Friday, February 8, 2008

Caffeine and Diabetes

A new study from Duke University has linked caffeine with a rise in blood sugar levels for those with type 2 diabetes. Dr. James Lane, who lead the study, says that there are two possible reasons for this:

1. Caffeine interferes with the mpovement of glucose from blood to other tissue

2. Caffeine triggers the release of adrenaline, which boosts sugar levels

From personal experience and from discussions with many people who have diabetes, I am inclined to agree with the latter possibility. It explains why so many people with diabetes can drink loose-leaf tea without feeling shaky, but have trouble with coffee and bag tea. As I explained in my article on Caffeine and Tea:

Caffeine is a stimulant that is quickly absorbed into the bloodstream and assimilated into the system. It causes an increase in alertness and energy levels for a short period of time. Its chemical structure is similar to adenosine, which triggers a decrease in cell activity, or a feeing of tiredness. It blocks the brain�s adenosine receptors, tricking them into speeding up activity rather than slowing it down. (They don't recognize the caffeine itself, but react to the LACK of adenosine.) Also, where adenosine would dilate blood vessels, caffeine causes them to constrict. When cell activity speeds up rapidly, the pituitary gland interprets the neural firings as an emergency and releases epinephrine (a.k.a. adrenaline). Adrenaline, in turn, increases your heart rate, blood pressure, and blood sugar levels while dilating your pupils and breathing tubes and tensing your muscles. The result? You feel excited, alert, and ready to go . . . but not for long. Your body responds to the increase in blood sugar by releasing insulin. If your blood sugar levels were rising rapidly (as they tend to do with the rapid absorption of caffeine), then the body tends to overreact. It sends out too much insulin, resulting in LOWER blood sugar levels than BEFORE you consumed the caffeine, as well as the craving for MORE caffeine.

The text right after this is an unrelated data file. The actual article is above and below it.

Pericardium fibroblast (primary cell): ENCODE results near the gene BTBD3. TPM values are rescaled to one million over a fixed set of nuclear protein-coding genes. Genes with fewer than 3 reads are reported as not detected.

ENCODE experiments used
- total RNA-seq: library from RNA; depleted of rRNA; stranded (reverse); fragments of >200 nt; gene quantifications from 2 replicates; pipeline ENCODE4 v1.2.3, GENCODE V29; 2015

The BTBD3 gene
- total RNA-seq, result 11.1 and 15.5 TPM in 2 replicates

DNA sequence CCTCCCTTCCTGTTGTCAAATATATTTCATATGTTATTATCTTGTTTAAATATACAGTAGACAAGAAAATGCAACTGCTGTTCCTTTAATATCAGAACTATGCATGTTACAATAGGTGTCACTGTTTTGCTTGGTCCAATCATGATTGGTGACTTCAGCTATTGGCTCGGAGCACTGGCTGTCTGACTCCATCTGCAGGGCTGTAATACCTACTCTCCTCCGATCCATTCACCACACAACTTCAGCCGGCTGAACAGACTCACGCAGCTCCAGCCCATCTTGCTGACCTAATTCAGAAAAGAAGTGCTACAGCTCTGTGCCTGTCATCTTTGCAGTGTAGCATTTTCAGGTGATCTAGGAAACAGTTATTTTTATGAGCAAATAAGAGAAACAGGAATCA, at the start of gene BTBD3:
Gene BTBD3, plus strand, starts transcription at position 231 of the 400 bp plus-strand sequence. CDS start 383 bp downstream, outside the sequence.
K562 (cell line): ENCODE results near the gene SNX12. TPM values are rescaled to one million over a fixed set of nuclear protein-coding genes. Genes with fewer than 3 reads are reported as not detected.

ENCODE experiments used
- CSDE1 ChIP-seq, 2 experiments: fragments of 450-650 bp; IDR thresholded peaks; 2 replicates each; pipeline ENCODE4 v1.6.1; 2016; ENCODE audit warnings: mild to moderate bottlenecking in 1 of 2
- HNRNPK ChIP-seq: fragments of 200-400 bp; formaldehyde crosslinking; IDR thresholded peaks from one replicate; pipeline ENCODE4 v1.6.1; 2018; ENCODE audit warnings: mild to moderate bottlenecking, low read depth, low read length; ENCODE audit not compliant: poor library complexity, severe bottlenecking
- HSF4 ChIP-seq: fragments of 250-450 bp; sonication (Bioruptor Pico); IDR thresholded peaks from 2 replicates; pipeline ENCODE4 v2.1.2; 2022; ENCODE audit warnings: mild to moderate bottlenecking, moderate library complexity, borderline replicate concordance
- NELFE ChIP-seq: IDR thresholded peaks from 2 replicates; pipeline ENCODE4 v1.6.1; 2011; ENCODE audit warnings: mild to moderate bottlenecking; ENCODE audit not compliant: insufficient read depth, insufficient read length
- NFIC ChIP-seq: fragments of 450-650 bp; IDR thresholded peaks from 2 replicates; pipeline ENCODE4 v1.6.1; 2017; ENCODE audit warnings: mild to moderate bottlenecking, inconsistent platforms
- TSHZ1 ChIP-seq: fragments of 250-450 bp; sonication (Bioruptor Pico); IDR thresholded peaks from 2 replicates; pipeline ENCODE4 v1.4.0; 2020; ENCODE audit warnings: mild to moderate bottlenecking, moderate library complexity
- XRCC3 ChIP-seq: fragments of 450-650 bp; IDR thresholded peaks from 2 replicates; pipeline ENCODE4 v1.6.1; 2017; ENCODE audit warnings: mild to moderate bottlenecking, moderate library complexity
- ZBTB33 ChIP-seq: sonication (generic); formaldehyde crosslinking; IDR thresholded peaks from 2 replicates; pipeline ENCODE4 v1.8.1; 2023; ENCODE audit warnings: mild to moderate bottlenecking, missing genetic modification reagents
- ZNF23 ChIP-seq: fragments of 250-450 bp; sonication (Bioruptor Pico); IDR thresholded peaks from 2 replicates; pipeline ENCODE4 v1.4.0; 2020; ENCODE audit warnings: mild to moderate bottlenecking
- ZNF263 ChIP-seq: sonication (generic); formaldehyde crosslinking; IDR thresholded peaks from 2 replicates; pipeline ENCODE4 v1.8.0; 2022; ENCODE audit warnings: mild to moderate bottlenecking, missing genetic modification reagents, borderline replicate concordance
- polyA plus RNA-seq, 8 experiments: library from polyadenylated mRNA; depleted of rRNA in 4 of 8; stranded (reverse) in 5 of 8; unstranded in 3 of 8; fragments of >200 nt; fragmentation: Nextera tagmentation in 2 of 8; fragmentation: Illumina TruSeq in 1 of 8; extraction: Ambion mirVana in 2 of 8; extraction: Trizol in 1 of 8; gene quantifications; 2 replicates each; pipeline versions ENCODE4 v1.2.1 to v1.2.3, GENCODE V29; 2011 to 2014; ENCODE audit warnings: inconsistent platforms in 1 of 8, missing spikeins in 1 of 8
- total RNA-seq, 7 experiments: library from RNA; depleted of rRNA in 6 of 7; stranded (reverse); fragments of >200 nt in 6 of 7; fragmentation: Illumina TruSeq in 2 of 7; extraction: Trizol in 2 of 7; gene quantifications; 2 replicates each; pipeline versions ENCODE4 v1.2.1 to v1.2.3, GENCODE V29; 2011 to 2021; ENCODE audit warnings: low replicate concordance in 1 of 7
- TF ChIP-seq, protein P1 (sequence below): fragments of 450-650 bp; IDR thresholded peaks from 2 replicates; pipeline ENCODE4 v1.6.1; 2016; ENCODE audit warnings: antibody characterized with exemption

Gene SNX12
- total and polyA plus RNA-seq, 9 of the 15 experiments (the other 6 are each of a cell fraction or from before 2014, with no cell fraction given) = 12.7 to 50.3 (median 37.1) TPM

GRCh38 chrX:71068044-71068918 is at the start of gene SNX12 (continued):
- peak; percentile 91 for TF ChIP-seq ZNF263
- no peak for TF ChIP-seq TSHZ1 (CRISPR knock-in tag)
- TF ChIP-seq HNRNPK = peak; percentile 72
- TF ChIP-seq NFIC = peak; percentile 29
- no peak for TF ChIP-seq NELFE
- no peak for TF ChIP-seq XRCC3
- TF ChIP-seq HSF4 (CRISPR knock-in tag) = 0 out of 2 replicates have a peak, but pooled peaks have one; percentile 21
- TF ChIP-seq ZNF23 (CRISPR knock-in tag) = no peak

(Added note for blog: Obviously, the wreaks havoc on the blood sugar levels of those with diabetes.)

. . .

In freshly brewed tea, the caffeine binds to the tannins (a.k.a. catechins, a type of polyphenol) and L-theanine when it is brewed. The bond requires more time to metabolize than unbound caffeine, so the absorption of caffeine into the bloodstream is slower and more gradual than it is with coffee and caffeinated sodas. (L-theanine also has some other really cool benefits, like stimulating alpha wave production and GABA formation to induce an alert yet euphoric state.) Meanwhile, the body is absorbing L-theophylline, a naturally occurring substance in tea that produces similar effects to those of caffeine, but with a slower absorption rate. After absorption, caffeine's effects last about 4 hours, L-theophylline, about 8 hours, and the L-theanine, 8-10 hours. This means that you are left with a calm, gentle return to your original energy level. Coffee is different from tea in that its caffeine is quickly absorbed, causing an increase in adrenaline (and stress) levels and resulting in a icky feeling when it wears off (often referred to as a "crash").

Read more on caffeine absorption and tea on Vee Tea.

Anyway, back to the study . . . Dr. Lane also said, "If patients are having trouble controlling their blood glucose and they are coffee drinkers, particularly heavy coffee drinkers, they might want to give it a try to see if it makes a difference to them (to quit drinking coffee)." Read more on the new caffeine and diabetes study on BBC. Have a great weekend!

No comments: